We present the results of four experiments investigating the ultrasonic properties of granular materials partially saturated with trichloroethylene (TCE), a dense non-aqueous contaminant. P-wave velocity measurements were made under in situ effective stress conditions using a pulse transmission cell at ≈250 kHz. Two synthetic samples and two natural aquifer cores were fully saturated with water and then subjected to an axial injection of TCE. The resulting measurements show reductions in P-wave velocity of up to 15% due to contaminant saturation. A theoretical model combining Gassmann fluid substitution and Hill's equation was used to estimate the effects of DNAPL saturation; this model underpredicted observed reductions in velocity at high TCE saturations. A linear relationship, expressed in terms of volumetric contaminant fraction, provided an excellent empirical fit to the laboratory measurements.
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 The in situ detection and delineation of toxic contaminants is an on-going challenge for scientists responsible for environmental site remediation. Dense non-aqueous phase liquids or DNAPLs are a class of fluids which include several problematic industrial contaminants including the chlorinated solvent trichloroethylene (TCE) [Pankow and Cherry, 1996]. Multiple geophysical techniques have been proposed for DNAPL detection in shallow subsurface environments [Romig, 2000]. However, most methods lack the spatial resolution and/or sensitivity for the characterization of small DNAPL lenses or pools. High-resolution borehole seismic methods may have sufficient resolution in some geological scenarios when appropriate source frequencies and experiment geometries are used. While previous seismic imaging experiments have targeted regions of DNAPL contamination [Temples et al., 2001], to date no core-scale ultrasonic measurements have been performed on DNAPL-saturated aquifer materials, a prerequisite for the calibration of relevant rock-physics models.
 We present the results of four experiments investigating the ultrasonic properties of granular materials partially saturated with TCE. These measurements provide constraints on the seismic signature of partial DNAPL saturation. Two natural aquifer samples and two synthetic glass bead packs of differing porosities were examined. All samples were initially water saturated before being subjected to an axial injection of TCE. TCE is a colorless fluid with a high density (1464 kg/m3), a low P-wave velocity (1050 m/s [Nath and Saini, 1990]), and a low viscosity (0.56 × 10−3 Poise [Mercer and Cohen, 1990]) with respect to water at 20°C. TCE has a low aqueous solubility (1100 mg/L [Montgomery, 1991]) but is tightly regulated by the EPA with a maximum allowable concentration of 0.005 mg/L in drinking water.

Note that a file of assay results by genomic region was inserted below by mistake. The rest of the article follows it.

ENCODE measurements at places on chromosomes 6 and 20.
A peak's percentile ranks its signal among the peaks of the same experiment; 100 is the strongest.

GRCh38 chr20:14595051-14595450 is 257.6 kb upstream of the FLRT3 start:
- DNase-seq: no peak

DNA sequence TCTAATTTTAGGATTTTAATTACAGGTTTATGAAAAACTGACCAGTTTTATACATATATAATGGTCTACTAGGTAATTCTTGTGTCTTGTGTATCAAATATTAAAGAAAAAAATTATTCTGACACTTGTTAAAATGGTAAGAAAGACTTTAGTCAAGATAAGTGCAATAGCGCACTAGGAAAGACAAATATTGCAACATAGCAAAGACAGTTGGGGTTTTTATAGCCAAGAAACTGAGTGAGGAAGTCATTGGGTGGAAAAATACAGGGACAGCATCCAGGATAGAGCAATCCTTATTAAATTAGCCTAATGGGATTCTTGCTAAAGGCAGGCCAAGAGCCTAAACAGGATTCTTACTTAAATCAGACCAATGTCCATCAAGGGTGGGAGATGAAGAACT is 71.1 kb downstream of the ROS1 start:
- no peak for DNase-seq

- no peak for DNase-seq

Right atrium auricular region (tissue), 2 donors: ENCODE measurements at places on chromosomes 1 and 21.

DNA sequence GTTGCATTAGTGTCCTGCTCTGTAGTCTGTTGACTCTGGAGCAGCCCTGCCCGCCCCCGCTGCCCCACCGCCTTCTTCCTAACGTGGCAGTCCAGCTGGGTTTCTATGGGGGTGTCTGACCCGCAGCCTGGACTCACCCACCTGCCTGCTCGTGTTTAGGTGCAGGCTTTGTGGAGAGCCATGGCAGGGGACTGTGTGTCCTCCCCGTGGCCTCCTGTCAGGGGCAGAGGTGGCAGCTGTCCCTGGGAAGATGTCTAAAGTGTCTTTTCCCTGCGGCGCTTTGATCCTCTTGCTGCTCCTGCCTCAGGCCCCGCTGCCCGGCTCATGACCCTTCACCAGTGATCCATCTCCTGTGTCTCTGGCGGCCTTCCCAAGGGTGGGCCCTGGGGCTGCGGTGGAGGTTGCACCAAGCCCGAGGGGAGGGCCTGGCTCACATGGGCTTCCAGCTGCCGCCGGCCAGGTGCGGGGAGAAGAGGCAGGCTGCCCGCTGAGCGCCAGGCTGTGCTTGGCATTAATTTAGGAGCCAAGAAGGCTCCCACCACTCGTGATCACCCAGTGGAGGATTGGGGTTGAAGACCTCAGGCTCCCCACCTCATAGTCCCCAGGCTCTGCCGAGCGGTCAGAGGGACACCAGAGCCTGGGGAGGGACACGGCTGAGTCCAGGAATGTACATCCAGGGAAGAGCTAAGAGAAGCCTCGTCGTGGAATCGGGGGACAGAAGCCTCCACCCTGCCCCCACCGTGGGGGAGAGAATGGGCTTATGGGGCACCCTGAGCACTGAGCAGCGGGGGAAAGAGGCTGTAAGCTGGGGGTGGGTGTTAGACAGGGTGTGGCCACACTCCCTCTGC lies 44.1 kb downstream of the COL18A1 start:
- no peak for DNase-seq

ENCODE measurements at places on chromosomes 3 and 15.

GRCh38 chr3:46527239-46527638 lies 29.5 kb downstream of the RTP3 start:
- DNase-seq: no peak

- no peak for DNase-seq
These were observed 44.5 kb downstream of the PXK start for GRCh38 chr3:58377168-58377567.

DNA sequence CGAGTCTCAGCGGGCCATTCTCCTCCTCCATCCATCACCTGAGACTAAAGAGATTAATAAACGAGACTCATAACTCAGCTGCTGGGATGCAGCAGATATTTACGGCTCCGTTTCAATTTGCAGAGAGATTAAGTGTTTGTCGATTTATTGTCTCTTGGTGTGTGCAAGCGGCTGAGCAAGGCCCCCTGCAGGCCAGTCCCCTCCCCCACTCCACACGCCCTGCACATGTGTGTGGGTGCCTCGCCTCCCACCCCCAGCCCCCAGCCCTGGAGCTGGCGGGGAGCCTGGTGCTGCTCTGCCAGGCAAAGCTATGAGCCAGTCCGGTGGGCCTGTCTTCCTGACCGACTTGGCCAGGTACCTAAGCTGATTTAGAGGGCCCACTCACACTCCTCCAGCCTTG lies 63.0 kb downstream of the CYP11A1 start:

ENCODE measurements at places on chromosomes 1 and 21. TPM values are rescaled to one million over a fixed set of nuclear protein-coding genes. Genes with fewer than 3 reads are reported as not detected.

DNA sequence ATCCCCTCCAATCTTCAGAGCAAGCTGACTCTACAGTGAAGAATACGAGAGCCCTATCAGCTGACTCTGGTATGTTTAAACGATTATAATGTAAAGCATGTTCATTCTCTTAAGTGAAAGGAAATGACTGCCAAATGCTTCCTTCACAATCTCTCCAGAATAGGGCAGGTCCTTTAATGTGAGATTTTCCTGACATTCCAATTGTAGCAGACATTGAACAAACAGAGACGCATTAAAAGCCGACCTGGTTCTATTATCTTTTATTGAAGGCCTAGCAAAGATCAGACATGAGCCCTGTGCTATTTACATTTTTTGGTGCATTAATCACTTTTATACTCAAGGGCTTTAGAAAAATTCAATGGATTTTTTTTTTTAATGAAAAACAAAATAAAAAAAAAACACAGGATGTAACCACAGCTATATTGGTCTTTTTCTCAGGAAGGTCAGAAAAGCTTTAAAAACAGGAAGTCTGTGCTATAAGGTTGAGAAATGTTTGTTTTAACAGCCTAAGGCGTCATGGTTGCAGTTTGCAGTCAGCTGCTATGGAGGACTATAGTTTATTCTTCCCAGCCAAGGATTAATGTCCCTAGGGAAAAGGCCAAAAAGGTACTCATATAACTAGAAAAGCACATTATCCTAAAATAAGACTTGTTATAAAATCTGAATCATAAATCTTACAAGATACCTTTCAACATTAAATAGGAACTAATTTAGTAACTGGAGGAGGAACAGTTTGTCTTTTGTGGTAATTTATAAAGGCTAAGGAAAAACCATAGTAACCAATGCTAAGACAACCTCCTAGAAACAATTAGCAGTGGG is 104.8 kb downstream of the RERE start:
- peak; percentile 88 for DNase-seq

Ultrasonic pulse transmission measurements were acquired during the injection of TCE into the granular samples allowing determination of P-wave velocity as a function of DNAPL saturation. Maximum TCE saturation varied between 22% and 59% for the four samples. Since only water and TCE were used as saturating fluids, our results are most relevant to characterization of DNAPLs in the saturated zone. The resulting velocity estimates show a reduction in P-wave velocity as a function of DNAPL saturation. The largest observed velocity decrease was 15% at a TCE saturation of 59%. A combination of Gassmann fluid substitution and Hill's equation was used to estimate the effects of DNAPL saturation but underpredicted the observed decrease in velocity at high TCE levels. A linear model, expressed in terms of volumetric contaminant fraction, provided an excellent empirical fit to our measurements across all samples.
 The key parameters for determining the seismic signature of fluid saturation are the fluid's compressional wave velocity and density (ρfl) which can be directly related to fluid bulk modulus (Kfl = Fluids with a high bulk modulus stiffen porous materials; at higher frequencies viscous losses can be generated due to motion of the saturating fluid with respect to the porous matrix. Biot-Gassmann theory [Biot, 1956] describes the effects of pore fluids on the bulk elastic properties of porous materials. The theory does not attempt to predict rock properties from ab initio information concerning phase properties and geometric distribution but limits itself to the effect of fluids. For this investigation, we use a simplified conceptual model where the sample is treated as a three phase composite consisting of grain material, water, and TCE. The saturated composite can be described by three parameters, compressional wave velocity shear wave velocity and bulk density (ρsat) or equivalently as ρsat and wet shear and bulk moduli (μsat and Ksat).